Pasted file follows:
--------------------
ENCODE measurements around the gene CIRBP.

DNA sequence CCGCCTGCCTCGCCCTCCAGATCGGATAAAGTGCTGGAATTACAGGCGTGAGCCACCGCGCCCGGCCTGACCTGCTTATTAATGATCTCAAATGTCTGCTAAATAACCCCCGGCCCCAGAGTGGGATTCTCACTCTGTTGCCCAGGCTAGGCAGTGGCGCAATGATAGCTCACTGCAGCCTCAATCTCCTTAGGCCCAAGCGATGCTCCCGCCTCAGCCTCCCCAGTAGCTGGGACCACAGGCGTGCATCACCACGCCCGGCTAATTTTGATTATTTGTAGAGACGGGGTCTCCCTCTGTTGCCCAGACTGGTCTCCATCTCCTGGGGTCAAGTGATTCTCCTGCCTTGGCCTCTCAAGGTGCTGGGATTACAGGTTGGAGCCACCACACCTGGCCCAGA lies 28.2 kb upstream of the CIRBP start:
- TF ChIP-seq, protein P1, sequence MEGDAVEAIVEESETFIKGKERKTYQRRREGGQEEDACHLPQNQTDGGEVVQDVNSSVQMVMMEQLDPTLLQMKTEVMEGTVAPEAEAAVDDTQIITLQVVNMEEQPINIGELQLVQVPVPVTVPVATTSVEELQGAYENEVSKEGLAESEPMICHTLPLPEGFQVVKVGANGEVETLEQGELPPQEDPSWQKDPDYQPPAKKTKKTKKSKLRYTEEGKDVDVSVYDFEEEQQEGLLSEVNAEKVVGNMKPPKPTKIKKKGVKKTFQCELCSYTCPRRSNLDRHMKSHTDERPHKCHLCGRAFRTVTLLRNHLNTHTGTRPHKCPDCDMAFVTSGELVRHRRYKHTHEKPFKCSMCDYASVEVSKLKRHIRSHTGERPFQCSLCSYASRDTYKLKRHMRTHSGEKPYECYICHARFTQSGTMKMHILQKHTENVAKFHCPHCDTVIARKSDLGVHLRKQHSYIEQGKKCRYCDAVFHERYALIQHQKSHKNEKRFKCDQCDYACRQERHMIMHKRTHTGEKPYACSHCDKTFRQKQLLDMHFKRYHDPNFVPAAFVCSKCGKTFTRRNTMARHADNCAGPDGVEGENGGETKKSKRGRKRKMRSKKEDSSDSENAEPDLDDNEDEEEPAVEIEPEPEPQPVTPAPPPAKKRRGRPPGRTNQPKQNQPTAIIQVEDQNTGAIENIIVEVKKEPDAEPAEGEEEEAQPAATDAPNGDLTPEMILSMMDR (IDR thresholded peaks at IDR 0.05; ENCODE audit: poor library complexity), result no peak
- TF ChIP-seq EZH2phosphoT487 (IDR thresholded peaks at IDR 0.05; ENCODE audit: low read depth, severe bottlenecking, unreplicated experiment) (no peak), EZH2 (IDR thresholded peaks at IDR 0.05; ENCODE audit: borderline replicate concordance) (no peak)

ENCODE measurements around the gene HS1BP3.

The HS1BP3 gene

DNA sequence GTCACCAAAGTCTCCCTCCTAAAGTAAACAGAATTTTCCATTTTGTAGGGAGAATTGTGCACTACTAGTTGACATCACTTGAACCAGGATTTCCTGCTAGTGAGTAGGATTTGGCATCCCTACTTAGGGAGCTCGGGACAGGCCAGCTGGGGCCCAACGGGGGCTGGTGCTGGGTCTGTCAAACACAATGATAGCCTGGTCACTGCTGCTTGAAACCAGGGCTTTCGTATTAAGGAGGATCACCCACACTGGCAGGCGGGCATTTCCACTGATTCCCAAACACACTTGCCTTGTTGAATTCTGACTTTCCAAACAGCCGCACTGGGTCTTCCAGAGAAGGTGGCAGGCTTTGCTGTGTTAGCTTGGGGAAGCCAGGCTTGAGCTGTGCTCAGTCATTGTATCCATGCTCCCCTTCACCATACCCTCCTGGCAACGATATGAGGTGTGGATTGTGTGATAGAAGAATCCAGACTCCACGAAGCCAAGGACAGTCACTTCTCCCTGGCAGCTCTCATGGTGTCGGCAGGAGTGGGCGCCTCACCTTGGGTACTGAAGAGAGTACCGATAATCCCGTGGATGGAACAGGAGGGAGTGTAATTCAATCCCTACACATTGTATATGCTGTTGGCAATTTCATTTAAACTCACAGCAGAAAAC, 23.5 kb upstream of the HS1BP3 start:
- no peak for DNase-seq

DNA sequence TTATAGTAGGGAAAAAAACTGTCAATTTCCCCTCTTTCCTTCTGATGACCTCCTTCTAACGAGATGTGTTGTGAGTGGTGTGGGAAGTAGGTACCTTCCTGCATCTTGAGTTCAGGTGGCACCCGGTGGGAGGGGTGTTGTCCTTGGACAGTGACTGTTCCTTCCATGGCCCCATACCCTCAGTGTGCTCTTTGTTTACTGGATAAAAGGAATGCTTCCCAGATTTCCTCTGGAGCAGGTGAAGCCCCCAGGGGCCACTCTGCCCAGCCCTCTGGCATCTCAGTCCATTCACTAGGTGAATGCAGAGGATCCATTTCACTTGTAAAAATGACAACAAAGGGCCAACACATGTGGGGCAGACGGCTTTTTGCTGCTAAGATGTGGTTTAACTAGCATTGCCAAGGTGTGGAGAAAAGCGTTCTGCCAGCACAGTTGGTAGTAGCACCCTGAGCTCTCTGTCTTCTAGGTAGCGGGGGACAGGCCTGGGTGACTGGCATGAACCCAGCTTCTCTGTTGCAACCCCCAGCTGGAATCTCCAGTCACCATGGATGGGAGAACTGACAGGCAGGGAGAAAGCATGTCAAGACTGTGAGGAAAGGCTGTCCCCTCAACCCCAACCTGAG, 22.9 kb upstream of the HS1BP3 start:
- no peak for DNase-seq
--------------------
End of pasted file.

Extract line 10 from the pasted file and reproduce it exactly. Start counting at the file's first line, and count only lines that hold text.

- no peak for DNase-seq